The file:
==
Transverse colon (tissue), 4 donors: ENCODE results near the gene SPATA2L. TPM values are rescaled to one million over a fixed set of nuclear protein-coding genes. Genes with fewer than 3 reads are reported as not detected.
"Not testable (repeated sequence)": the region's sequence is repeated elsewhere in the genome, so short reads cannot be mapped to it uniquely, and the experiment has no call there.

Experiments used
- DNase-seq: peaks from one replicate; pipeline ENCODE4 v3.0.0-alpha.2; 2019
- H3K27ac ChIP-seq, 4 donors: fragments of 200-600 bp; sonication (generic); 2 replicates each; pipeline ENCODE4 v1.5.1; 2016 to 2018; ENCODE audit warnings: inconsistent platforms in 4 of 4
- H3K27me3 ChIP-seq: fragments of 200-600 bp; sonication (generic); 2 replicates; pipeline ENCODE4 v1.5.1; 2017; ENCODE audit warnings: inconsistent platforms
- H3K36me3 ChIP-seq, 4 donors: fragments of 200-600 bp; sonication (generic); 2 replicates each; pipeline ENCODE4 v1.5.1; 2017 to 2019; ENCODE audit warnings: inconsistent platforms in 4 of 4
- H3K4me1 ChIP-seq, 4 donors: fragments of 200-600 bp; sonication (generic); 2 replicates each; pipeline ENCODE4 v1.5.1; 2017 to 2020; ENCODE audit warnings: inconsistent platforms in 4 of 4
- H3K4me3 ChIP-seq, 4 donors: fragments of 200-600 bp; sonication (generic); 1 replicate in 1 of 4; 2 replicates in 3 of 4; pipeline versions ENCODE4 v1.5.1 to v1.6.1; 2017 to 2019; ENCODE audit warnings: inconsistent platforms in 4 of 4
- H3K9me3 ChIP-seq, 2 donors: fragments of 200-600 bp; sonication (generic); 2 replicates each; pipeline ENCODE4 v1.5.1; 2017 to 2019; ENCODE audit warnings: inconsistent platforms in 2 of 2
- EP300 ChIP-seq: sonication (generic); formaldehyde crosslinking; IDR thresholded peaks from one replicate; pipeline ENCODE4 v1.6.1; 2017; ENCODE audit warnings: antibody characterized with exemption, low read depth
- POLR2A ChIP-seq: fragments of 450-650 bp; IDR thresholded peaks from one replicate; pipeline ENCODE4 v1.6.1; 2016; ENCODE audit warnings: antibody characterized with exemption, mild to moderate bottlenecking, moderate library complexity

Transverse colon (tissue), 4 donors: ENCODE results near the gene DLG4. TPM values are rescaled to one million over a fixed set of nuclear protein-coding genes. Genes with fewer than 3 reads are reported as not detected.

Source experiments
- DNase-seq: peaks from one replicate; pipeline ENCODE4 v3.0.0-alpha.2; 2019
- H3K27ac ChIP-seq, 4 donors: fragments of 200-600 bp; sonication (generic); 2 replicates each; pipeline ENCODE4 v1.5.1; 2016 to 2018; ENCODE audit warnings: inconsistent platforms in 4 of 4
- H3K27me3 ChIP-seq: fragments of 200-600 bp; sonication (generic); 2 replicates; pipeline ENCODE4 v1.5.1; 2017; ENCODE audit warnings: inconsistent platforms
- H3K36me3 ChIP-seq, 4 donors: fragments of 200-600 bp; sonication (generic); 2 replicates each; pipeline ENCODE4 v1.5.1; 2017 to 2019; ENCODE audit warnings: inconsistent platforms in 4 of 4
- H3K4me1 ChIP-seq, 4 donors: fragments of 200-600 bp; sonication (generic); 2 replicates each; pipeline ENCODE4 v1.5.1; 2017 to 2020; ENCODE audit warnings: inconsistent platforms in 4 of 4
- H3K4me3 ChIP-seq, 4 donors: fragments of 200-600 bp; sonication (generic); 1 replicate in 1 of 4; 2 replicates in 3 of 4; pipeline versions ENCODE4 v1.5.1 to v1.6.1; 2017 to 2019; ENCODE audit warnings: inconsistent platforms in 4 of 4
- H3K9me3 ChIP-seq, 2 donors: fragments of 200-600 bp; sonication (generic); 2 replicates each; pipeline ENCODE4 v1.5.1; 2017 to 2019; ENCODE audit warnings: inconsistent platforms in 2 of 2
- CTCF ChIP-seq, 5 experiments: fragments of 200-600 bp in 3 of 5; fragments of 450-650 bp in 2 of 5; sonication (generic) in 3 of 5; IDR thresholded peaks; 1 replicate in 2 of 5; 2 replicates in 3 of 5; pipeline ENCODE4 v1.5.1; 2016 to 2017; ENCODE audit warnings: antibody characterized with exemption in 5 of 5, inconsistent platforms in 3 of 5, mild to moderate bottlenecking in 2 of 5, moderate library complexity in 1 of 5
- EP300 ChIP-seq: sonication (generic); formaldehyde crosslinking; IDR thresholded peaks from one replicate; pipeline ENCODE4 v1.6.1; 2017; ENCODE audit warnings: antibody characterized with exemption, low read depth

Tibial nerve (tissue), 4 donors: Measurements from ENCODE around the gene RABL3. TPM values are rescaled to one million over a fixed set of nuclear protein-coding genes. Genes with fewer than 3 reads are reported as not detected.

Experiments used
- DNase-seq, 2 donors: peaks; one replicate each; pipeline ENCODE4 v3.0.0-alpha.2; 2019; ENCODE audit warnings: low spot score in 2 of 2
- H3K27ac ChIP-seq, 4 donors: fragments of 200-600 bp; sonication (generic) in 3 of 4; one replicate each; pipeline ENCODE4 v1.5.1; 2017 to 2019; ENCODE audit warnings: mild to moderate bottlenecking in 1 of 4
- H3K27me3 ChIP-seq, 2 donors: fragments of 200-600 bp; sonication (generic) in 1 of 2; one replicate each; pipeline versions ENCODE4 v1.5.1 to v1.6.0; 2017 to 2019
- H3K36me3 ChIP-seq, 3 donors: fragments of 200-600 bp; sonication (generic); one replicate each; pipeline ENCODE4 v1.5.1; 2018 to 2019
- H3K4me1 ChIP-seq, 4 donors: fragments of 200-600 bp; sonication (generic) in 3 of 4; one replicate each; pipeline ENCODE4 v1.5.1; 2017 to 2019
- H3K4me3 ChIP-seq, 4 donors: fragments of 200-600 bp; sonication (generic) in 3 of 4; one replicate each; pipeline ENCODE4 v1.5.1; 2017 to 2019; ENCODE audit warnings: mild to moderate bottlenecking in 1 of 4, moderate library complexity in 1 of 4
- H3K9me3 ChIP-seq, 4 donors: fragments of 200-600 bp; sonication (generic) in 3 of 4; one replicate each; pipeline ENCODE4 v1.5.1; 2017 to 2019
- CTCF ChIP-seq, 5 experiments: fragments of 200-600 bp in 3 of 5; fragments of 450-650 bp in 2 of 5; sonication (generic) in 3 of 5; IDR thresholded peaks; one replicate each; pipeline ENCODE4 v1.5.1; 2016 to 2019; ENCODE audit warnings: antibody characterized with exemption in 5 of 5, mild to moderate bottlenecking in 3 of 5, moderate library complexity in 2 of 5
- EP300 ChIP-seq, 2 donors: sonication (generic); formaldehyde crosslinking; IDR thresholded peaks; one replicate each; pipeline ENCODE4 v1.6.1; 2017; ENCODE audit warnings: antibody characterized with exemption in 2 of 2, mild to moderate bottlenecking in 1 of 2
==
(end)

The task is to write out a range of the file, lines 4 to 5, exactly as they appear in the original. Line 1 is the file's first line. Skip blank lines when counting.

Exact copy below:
- DNase-seq: peaks from one replicate; pipeline ENCODE4 v3.0.0-alpha.2; 2019
- H3K27ac ChIP-seq, 4 donors: fragments of 200-600 bp; sonication (generic); 2 replicates each; pipeline ENCODE4 v1.5.1; 2016 to 2018; ENCODE audit warnings: inconsistent platforms in 4 of 4